Saturday, January 05, 2013

Webb's Performance Dooms Vikings

With but three snaps under his belt in the 2012 season and sparse first-team repetitions in practice, Joe Webb provided perhaps the most horrific half of quarterbacking in NFL post-season history on Saturday night.  At one point, Webb's numbers read 3 of 12 for -2 net yards.  And the performance was actually far worse than that.

In addition to the horrid statistics, Webb was far more feeble making routine decisions.  Twice he attempted to throw passes to nobody in particular while in the grasp of a defender--both times, he escaped disastrous picks only because Green Bay's defenders did not anticipate even the possibility of such poor decision-making.

Webb also grossly over- and under-threw receivers all night long.  Typical of these misfires was the pass near the goal line on the Vikings' opening drive, when things were still going well.  Webb threw the ball into the ground, despite have a player wide open just three yards directly in front of him.  A completed pass would have set up a first down inside the five.  The errant pass resulted in fourth down and a Blair Walsh field goal.  The Vikings never recovered.

As if to punctuate his awful first half, Webb missed a wide open receiver on one of the easiest pass plays in the NFL, just as the half ended.  The pass was a dart, 15 yards wide of its mark.  The receiver was dismayed, the Vikings' sideline clearly dejected.  The game, certainly, was over.

For those hoping that Webb would at least push Ponder to hone his own game, that now seems like a pipe dream.  Webb's first half performance was so bad that it is nearly a certainty that the Vikings will turn out the player whom they refused to insert in the face of a 57-yard passing performance by Christian Ponder.  That was when Webb had shown some earlier promise.  Surely there is even less of a comfort factor now with Webb.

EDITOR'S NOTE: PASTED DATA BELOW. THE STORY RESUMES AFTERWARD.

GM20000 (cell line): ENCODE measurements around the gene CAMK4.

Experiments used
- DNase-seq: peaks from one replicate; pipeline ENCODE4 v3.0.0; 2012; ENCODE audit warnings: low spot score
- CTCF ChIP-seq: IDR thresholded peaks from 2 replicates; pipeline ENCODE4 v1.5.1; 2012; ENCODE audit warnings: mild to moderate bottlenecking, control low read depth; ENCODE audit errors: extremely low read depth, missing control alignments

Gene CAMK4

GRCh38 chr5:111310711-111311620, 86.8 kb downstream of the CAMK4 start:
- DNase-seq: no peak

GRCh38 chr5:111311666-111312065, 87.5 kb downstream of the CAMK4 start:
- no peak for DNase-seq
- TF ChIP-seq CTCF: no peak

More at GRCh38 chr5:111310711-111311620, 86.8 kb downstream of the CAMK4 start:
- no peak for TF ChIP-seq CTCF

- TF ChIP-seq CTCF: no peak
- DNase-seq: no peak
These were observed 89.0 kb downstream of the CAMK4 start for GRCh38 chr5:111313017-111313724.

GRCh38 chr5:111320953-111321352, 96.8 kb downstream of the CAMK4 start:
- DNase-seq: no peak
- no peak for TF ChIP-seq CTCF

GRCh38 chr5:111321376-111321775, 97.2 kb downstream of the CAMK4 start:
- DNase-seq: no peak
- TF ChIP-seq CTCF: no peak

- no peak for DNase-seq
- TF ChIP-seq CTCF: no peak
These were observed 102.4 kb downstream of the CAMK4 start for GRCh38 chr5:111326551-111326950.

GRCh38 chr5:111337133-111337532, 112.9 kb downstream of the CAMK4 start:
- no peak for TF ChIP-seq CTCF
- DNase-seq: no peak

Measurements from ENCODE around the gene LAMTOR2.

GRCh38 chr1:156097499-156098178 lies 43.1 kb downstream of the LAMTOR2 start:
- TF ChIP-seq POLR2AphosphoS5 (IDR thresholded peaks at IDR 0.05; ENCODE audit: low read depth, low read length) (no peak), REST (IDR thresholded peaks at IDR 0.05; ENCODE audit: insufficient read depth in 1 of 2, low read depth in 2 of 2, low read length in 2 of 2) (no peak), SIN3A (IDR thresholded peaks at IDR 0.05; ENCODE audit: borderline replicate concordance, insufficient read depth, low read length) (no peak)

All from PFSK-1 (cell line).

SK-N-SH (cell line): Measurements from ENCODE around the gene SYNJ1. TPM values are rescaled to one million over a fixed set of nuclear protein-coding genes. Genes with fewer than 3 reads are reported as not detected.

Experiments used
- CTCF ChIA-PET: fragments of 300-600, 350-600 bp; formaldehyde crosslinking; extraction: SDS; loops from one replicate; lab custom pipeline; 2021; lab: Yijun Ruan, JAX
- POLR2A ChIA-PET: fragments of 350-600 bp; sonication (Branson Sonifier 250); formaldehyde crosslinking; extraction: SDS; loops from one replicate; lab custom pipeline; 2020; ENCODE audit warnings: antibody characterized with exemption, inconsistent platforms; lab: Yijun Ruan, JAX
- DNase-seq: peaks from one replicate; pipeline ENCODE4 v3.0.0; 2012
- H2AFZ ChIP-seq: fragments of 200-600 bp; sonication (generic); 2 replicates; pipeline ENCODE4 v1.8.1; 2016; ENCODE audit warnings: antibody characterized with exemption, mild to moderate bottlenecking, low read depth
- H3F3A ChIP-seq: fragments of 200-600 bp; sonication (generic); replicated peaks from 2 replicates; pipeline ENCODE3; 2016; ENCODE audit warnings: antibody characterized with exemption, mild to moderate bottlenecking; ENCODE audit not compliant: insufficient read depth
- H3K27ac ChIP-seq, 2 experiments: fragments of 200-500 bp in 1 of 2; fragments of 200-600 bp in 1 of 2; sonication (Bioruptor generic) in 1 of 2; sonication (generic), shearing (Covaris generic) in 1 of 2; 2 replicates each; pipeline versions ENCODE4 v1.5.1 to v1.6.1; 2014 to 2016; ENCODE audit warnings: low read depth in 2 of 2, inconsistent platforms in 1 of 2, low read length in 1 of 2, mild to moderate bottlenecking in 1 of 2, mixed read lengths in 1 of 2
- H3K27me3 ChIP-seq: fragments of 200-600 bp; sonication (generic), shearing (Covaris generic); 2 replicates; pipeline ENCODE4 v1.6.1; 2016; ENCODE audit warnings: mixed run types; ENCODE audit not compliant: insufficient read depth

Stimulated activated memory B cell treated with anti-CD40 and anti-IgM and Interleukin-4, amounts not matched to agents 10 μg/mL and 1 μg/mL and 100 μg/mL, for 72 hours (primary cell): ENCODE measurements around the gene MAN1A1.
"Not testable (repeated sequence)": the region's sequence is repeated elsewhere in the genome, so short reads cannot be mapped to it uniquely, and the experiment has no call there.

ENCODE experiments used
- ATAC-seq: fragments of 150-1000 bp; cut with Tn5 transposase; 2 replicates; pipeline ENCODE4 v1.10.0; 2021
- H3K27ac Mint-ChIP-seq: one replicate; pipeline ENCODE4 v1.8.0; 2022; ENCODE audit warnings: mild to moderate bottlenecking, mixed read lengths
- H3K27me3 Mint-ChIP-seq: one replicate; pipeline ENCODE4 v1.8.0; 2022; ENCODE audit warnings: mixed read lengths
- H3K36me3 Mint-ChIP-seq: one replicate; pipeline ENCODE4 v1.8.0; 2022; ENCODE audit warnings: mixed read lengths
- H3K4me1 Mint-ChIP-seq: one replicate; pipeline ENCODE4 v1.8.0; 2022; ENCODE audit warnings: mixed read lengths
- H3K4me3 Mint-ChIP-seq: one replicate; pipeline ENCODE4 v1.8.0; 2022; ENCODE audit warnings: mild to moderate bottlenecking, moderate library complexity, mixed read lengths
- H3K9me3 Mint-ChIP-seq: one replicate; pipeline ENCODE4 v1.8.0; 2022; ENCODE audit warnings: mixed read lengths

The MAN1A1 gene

This was not all Webb's doing, to be certain.  He had taken but the three aforementioned snaps all year, primarily because the Vikings wanted to build Ponder's confidence.  That decision might pay off in the long run, but it certainly did not pay off tonight.

In the first half, Webb looked like a player playing in his first NFL game--directly out of high school.  In the second half, he settled down some, made some decent passes and finished with some of statistics that the Vikings have lauded Ponder for posting throughout the season.  Had he started the game the way he finished, the game might have been more entertaining and Adrian Peterson might have been more of a factor.

None of that happened, however, likely leaving the Vikings only one off-season question at quarterback--whether to bring in a steady veteran to fill in if Ponder does not progress or a younger veteran with possibly more upside to challenge Ponder.  Either decision almost certainly will mean the end to Webb's tenure in Minnesota.

Up Next:  The Harvin Question.  Plus, ranking the holes.


markepa said...

"In the second half, he settled down some, made some decent passes and finished with some of statistics that the Vikings have lauded Ponder for posting throughout the season"

What's with the blatent pro-Webb bias? After reading this analysis I understand why you don't have much of a following.

vikes geek said...


Thank you for describing the content to me, no matter how out of context you take took it. I will pocket that for the next time someone refers to a sub-100 yard Ponder performance as "progress."


comet52 said...

They ran read-option opening drive and looked ok. They only ran it 3 plays the rest of the game. Musgrave decided it was time for Webb to be a pocket passer - a disastrous decision. Not saying they would have won playing to his only strength but it might have not been a laughable disaster. Green Bay took their foot off the gas or it would have been 45-10. They just turned into the stumble-bum Vikings we're used to, because the coaches didn't want to take what was given to them with the main qb out. Pretending you can be something you aren't is a recipe for disaster. Asking Webb to do stuff he has never really been given prep time to do, is not Joe Webb's fault. The mistakes in this organization always come from the top down. Been that way for 50 years.